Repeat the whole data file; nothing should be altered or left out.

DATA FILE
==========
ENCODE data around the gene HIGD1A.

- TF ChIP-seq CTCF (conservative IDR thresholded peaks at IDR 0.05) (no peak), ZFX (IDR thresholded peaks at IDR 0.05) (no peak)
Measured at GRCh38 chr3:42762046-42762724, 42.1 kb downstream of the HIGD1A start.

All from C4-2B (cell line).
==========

ENCODE data around the gene HIGD1A.

- TF ChIP-seq CTCF (conservative IDR thresholded peaks at IDR 0.05) (no peak), ZFX (IDR thresholded peaks at IDR 0.05) (no peak)
Measured at GRCh38 chr3:42762046-42762724, 42.1 kb downstream of the HIGD1A start.

All from C4-2B (cell line).